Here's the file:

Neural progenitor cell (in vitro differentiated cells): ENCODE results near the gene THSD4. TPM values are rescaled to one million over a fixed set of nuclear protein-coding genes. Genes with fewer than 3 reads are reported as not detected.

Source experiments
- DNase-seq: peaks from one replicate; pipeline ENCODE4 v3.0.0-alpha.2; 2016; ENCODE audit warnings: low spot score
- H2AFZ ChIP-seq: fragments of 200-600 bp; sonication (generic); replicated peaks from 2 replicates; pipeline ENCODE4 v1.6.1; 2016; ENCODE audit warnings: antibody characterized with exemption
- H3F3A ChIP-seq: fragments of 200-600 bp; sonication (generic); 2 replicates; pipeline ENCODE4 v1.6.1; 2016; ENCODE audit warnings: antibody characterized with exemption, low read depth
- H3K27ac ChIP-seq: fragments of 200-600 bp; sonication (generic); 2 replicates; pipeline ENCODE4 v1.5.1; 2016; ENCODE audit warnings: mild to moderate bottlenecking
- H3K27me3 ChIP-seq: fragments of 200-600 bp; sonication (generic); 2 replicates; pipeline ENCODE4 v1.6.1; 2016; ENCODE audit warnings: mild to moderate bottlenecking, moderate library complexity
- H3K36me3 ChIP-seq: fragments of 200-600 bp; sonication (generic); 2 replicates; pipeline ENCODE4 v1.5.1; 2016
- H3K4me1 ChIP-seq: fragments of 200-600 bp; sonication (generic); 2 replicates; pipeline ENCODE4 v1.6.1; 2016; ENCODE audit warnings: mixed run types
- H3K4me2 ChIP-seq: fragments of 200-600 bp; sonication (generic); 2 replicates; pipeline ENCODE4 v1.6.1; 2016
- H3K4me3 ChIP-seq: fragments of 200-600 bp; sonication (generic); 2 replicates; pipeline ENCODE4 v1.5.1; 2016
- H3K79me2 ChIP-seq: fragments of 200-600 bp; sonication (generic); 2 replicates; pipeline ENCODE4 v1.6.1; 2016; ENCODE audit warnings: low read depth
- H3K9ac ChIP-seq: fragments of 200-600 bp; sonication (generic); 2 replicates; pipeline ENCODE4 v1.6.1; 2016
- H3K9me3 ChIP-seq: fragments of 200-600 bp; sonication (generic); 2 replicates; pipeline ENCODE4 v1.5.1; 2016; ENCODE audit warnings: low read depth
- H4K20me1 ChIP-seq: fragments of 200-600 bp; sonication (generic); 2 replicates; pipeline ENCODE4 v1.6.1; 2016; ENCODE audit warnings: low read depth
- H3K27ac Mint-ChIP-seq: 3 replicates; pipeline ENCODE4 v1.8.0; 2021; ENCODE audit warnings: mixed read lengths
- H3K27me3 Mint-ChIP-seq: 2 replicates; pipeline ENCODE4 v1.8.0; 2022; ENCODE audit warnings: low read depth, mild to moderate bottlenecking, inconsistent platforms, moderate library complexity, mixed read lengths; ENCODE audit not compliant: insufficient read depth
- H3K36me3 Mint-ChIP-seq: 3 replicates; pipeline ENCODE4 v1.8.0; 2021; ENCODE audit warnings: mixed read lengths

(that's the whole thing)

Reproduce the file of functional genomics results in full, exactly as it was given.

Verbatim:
Neural progenitor cell (in vitro differentiated cells): ENCODE results near the gene THSD4. TPM values are rescaled to one million over a fixed set of nuclear protein-coding genes. Genes with fewer than 3 reads are reported as not detected.

Source experiments
- DNase-seq: peaks from one replicate; pipeline ENCODE4 v3.0.0-alpha.2; 2016; ENCODE audit warnings: low spot score
- H2AFZ ChIP-seq: fragments of 200-600 bp; sonication (generic); replicated peaks from 2 replicates; pipeline ENCODE4 v1.6.1; 2016; ENCODE audit warnings: antibody characterized with exemption
- H3F3A ChIP-seq: fragments of 200-600 bp; sonication (generic); 2 replicates; pipeline ENCODE4 v1.6.1; 2016; ENCODE audit warnings: antibody characterized with exemption, low read depth
- H3K27ac ChIP-seq: fragments of 200-600 bp; sonication (generic); 2 replicates; pipeline ENCODE4 v1.5.1; 2016; ENCODE audit warnings: mild to moderate bottlenecking
- H3K27me3 ChIP-seq: fragments of 200-600 bp; sonication (generic); 2 replicates; pipeline ENCODE4 v1.6.1; 2016; ENCODE audit warnings: mild to moderate bottlenecking, moderate library complexity
- H3K36me3 ChIP-seq: fragments of 200-600 bp; sonication (generic); 2 replicates; pipeline ENCODE4 v1.5.1; 2016
- H3K4me1 ChIP-seq: fragments of 200-600 bp; sonication (generic); 2 replicates; pipeline ENCODE4 v1.6.1; 2016; ENCODE audit warnings: mixed run types
- H3K4me2 ChIP-seq: fragments of 200-600 bp; sonication (generic); 2 replicates; pipeline ENCODE4 v1.6.1; 2016
- H3K4me3 ChIP-seq: fragments of 200-600 bp; sonication (generic); 2 replicates; pipeline ENCODE4 v1.5.1; 2016
- H3K79me2 ChIP-seq: fragments of 200-600 bp; sonication (generic); 2 replicates; pipeline ENCODE4 v1.6.1; 2016; ENCODE audit warnings: low read depth
- H3K9ac ChIP-seq: fragments of 200-600 bp; sonication (generic); 2 replicates; pipeline ENCODE4 v1.6.1; 2016
- H3K9me3 ChIP-seq: fragments of 200-600 bp; sonication (generic); 2 replicates; pipeline ENCODE4 v1.5.1; 2016; ENCODE audit warnings: low read depth
- H4K20me1 ChIP-seq: fragments of 200-600 bp; sonication (generic); 2 replicates; pipeline ENCODE4 v1.6.1; 2016; ENCODE audit warnings: low read depth
- H3K27ac Mint-ChIP-seq: 3 replicates; pipeline ENCODE4 v1.8.0; 2021; ENCODE audit warnings: mixed read lengths
- H3K27me3 Mint-ChIP-seq: 2 replicates; pipeline ENCODE4 v1.8.0; 2022; ENCODE audit warnings: low read depth, mild to moderate bottlenecking, inconsistent platforms, moderate library complexity, mixed read lengths; ENCODE audit not compliant: insufficient read depth
- H3K36me3 Mint-ChIP-seq: 3 replicates; pipeline ENCODE4 v1.8.0; 2021; ENCODE audit warnings: mixed read lengths